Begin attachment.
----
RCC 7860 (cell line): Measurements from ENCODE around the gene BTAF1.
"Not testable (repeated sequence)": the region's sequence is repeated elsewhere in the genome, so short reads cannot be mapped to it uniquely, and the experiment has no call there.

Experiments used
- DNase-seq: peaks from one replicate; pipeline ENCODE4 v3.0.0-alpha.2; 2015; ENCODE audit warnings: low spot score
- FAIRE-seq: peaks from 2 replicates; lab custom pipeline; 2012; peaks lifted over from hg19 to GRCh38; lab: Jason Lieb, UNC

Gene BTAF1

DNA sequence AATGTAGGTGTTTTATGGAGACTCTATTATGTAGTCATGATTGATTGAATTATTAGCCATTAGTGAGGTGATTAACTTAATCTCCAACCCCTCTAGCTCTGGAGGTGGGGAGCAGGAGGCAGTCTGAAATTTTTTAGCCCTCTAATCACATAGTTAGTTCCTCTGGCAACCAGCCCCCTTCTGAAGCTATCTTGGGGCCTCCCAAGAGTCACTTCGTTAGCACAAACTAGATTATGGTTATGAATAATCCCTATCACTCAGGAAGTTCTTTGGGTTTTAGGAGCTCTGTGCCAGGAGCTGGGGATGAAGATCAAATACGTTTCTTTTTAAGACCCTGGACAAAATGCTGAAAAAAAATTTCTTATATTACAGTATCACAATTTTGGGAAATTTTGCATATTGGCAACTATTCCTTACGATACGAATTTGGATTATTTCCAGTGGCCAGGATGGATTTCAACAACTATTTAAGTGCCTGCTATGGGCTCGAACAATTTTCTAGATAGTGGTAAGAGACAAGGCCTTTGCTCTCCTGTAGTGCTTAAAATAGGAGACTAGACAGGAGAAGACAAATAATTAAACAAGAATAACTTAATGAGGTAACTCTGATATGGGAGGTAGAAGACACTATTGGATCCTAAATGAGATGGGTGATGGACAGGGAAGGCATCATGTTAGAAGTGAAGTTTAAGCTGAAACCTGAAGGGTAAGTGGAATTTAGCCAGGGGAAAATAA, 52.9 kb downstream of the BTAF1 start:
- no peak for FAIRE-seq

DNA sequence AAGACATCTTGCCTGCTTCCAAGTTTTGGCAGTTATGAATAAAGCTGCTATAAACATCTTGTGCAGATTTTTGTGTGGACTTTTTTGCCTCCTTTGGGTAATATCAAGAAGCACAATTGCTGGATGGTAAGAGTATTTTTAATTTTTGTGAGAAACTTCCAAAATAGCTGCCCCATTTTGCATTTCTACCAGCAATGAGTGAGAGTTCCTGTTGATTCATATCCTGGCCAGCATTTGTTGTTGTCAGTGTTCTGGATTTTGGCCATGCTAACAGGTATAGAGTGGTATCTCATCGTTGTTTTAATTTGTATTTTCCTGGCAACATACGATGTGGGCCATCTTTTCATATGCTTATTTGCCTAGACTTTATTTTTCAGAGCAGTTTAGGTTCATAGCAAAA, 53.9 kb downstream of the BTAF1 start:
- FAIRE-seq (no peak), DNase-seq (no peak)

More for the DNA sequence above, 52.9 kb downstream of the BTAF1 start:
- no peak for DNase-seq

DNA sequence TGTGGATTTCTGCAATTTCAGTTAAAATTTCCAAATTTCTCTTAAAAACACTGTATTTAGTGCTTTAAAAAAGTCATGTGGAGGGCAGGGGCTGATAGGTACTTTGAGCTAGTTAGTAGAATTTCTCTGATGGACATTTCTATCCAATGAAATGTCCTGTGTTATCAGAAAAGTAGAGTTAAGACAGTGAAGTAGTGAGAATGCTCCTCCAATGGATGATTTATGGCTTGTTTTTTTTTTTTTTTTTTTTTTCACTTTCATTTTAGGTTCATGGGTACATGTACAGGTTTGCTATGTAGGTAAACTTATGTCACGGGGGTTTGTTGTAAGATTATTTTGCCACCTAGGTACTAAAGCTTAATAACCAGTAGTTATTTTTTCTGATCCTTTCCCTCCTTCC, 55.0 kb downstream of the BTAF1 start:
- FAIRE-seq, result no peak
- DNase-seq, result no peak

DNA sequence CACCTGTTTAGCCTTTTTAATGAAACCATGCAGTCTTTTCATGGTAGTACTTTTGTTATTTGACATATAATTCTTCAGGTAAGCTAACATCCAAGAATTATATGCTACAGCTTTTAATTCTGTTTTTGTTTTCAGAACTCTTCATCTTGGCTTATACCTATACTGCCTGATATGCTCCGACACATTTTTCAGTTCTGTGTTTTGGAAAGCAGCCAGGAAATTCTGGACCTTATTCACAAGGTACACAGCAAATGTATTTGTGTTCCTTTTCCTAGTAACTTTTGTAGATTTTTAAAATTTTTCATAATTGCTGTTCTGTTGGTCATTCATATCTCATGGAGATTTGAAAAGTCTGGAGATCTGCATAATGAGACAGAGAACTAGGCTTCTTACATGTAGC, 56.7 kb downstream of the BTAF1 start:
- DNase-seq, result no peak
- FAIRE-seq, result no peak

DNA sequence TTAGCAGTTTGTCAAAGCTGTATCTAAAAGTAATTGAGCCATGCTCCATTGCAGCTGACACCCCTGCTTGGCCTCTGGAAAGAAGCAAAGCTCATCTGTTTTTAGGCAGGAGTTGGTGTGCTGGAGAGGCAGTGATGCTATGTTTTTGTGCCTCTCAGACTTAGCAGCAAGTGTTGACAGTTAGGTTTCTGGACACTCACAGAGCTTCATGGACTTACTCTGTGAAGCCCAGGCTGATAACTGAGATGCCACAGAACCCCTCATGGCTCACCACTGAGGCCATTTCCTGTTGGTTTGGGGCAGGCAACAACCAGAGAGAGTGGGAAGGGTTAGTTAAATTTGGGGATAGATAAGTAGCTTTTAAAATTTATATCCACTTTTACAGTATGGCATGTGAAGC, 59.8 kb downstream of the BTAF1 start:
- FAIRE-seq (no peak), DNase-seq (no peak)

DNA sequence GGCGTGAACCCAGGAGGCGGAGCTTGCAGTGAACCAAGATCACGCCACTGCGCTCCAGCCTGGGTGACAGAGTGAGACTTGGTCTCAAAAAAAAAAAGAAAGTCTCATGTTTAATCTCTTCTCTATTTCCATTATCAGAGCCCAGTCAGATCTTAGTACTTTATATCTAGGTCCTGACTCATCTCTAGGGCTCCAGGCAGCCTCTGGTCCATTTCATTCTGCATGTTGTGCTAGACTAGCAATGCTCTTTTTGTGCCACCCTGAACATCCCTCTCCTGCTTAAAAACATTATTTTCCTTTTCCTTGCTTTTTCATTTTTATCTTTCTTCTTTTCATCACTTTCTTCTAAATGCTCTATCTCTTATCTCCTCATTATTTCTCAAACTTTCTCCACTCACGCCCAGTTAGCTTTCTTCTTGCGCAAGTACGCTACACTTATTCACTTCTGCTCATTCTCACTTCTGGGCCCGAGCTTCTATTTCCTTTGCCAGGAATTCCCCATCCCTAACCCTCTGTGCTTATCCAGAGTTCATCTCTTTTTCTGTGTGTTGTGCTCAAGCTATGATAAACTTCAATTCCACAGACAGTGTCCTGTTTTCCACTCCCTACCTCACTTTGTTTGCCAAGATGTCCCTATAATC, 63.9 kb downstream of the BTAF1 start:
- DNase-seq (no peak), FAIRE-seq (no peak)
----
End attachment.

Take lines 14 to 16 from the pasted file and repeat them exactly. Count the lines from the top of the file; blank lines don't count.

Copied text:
- FAIRE-seq, result no peak
- DNase-seq, result no peak

DNA sequence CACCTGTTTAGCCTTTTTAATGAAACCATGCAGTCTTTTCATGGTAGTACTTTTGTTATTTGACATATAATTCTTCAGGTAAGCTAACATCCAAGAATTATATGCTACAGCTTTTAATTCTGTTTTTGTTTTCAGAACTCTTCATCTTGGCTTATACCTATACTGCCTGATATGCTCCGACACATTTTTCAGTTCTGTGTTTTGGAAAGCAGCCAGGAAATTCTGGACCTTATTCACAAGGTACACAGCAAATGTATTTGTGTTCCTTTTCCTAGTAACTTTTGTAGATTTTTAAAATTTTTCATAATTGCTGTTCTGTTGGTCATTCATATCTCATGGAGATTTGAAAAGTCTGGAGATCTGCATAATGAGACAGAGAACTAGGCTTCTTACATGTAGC, 56.7 kb downstream of the BTAF1 start: